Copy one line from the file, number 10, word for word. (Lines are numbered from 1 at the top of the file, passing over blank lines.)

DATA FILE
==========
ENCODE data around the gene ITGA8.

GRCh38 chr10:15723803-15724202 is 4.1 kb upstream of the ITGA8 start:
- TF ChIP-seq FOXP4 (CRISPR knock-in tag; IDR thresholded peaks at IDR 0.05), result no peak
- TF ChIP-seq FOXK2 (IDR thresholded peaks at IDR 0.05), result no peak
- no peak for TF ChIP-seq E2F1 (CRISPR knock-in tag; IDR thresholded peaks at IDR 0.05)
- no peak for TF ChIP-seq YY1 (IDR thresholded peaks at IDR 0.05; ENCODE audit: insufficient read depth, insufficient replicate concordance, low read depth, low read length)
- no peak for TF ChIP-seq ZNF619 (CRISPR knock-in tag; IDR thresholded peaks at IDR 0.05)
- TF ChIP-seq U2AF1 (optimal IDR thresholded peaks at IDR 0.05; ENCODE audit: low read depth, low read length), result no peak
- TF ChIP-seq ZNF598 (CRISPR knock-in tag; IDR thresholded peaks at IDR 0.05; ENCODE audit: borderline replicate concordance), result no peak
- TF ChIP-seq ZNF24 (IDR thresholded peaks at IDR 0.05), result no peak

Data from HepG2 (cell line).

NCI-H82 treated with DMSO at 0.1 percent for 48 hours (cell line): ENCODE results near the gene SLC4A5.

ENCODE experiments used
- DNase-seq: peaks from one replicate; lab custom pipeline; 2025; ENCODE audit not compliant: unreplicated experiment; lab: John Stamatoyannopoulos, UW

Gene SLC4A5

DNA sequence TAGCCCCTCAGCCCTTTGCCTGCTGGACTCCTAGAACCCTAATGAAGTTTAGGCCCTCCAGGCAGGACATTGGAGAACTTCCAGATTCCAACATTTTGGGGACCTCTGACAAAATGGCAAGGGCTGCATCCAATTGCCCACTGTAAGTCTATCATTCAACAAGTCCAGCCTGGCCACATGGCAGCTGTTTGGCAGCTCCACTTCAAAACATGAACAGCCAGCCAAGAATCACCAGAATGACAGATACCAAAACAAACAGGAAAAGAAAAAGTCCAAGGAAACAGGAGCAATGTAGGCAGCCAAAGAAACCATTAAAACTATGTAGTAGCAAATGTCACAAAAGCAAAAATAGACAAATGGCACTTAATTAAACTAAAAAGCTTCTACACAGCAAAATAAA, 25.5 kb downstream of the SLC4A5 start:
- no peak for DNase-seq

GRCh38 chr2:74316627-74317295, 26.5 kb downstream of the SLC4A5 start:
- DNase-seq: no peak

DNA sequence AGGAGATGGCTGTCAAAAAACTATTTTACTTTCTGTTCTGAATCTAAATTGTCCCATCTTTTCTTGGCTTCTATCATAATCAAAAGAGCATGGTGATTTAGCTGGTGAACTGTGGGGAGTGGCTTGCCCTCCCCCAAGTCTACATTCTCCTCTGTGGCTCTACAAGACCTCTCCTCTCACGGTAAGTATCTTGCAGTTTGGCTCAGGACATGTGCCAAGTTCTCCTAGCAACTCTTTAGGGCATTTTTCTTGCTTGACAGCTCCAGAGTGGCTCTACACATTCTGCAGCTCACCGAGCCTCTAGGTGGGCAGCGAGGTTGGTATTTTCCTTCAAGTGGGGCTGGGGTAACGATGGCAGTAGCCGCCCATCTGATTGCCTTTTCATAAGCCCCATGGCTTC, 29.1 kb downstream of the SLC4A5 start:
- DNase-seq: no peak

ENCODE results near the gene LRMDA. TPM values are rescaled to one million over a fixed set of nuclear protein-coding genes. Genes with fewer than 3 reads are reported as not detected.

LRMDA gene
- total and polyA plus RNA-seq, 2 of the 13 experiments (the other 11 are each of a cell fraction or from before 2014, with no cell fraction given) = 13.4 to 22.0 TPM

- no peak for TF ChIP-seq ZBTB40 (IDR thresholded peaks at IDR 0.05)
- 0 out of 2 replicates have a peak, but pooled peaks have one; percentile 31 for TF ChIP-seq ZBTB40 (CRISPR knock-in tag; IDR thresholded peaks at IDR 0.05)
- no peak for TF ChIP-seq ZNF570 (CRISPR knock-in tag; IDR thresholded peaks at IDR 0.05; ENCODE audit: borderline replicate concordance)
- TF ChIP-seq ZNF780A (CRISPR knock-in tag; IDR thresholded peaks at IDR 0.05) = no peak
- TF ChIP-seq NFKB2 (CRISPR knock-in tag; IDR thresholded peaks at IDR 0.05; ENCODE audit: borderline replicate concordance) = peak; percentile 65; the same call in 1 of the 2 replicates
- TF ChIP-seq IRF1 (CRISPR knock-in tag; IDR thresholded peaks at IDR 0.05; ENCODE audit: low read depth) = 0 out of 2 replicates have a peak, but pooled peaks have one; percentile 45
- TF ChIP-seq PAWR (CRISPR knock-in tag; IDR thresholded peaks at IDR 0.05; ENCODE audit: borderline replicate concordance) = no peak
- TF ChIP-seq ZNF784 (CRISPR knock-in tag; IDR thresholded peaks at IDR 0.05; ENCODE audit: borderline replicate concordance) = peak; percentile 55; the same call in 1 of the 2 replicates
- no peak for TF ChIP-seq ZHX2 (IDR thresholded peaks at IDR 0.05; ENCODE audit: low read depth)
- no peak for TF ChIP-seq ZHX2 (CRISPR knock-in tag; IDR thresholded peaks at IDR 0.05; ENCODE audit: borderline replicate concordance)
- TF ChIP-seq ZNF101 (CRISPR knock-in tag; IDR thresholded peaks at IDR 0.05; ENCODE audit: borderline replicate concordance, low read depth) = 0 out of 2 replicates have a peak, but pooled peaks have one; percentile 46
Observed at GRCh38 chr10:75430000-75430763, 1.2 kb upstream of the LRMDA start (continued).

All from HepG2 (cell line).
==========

- TF ChIP-seq ZNF24 (IDR thresholded peaks at IDR 0.05), result no peak